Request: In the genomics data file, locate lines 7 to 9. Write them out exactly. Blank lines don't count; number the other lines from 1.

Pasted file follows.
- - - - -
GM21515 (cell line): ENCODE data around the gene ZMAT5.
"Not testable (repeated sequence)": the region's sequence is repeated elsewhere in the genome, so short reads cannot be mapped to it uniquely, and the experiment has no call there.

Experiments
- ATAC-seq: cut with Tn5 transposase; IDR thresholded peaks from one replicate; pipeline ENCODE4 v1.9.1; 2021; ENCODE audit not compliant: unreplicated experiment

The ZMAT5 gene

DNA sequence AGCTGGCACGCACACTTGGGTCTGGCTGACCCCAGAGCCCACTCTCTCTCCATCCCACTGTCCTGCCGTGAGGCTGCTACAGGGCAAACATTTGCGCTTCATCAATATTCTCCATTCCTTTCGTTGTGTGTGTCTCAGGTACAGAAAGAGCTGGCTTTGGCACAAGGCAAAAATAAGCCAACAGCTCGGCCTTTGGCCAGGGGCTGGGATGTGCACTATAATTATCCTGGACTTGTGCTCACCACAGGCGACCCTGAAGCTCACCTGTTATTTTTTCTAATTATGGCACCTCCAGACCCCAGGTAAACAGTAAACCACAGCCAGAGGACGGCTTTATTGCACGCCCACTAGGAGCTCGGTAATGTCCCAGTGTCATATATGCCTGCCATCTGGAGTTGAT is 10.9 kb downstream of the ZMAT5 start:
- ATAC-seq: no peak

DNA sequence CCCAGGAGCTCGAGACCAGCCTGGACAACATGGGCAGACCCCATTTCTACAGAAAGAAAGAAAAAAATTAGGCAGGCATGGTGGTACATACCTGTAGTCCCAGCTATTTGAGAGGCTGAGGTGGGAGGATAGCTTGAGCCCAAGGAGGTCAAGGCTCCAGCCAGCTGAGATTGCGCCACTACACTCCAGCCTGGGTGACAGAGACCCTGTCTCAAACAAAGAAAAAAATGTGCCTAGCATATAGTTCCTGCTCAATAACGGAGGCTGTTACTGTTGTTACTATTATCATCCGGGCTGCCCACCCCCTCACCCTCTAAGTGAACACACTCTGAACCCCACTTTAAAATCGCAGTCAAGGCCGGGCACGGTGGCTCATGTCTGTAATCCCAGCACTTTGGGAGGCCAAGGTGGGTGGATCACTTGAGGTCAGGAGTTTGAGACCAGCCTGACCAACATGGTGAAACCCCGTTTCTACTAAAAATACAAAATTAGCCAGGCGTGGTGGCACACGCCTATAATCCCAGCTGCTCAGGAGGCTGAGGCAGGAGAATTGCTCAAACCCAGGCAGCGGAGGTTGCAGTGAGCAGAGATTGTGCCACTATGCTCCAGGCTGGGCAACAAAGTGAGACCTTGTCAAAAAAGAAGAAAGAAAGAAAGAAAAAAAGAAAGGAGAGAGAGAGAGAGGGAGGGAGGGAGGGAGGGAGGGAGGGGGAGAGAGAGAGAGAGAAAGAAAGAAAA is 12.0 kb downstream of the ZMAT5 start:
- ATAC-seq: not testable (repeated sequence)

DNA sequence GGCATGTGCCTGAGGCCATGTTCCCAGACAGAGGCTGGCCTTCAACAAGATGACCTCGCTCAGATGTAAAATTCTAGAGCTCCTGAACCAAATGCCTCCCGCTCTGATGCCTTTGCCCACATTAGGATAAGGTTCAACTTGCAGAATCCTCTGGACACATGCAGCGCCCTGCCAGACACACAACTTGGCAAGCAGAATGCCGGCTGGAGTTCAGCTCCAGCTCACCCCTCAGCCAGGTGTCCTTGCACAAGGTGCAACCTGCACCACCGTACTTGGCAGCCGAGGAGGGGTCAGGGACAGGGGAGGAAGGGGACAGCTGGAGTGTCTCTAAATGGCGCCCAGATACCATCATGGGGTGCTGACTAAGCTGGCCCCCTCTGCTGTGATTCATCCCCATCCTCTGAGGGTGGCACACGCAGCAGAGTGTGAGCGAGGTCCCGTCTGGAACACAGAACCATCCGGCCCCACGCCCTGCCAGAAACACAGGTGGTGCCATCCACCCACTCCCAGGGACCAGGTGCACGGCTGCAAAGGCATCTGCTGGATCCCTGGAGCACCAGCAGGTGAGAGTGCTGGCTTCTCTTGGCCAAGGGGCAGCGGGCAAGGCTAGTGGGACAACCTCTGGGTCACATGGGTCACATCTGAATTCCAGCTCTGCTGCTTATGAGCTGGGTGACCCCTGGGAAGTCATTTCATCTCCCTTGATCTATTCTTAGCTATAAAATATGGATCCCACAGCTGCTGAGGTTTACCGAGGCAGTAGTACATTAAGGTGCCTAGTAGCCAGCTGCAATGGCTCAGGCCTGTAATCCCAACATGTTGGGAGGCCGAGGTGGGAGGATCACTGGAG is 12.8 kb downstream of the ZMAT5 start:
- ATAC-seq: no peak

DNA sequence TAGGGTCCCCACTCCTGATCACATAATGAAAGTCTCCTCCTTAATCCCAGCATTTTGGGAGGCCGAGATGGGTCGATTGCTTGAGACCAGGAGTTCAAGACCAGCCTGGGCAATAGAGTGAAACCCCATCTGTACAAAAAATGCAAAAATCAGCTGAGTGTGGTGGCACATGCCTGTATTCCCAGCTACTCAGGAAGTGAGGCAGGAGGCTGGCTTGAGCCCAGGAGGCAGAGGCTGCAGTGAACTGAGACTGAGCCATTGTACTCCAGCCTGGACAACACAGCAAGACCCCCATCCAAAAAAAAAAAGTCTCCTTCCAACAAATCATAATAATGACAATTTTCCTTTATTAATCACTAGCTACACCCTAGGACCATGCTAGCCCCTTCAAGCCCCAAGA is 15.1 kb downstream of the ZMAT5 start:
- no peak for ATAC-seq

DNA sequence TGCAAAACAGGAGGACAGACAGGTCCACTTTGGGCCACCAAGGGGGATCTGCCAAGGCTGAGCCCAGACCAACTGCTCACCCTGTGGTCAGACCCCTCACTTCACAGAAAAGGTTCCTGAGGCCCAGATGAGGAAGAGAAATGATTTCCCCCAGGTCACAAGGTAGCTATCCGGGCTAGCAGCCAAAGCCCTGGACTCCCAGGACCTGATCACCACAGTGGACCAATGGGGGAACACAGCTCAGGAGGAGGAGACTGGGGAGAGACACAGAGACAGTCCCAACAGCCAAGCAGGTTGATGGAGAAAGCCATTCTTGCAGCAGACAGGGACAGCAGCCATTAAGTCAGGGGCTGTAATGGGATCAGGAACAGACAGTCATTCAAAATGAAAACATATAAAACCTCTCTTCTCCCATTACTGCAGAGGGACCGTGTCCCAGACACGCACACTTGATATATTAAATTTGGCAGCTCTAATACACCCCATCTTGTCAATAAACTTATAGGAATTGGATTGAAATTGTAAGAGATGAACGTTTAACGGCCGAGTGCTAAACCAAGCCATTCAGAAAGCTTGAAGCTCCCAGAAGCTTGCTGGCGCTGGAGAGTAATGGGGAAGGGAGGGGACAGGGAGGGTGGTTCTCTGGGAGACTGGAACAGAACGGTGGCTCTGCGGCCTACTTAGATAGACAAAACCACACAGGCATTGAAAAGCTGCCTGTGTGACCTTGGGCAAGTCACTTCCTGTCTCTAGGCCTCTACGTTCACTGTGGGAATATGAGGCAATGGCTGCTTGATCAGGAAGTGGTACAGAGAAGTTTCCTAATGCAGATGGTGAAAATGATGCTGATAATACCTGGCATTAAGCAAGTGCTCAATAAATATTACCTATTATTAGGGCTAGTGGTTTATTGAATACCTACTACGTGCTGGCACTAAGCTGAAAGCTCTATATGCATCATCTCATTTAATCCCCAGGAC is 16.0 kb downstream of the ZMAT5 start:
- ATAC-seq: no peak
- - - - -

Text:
- ATAC-seq: no peak

DNA sequence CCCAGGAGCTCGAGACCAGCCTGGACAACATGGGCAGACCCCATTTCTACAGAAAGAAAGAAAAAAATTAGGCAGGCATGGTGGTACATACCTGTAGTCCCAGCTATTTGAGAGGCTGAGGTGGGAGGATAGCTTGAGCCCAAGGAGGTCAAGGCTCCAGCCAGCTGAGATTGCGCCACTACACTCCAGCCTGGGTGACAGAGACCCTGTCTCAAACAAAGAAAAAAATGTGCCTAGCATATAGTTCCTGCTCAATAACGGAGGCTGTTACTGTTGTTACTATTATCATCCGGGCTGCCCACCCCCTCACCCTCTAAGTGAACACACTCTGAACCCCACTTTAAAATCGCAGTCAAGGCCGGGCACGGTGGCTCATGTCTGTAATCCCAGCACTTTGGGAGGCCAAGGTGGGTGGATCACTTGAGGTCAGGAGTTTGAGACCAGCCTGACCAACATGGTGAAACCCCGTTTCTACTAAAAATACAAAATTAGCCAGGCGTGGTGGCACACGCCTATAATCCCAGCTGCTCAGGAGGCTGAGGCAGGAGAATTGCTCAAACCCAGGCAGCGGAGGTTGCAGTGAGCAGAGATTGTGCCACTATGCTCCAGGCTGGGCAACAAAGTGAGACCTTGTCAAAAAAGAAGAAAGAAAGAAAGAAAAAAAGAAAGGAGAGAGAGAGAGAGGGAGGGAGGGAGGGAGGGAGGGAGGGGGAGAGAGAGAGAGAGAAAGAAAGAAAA is 12.0 kb downstream of the ZMAT5 start:
- ATAC-seq: not testable (repeated sequence)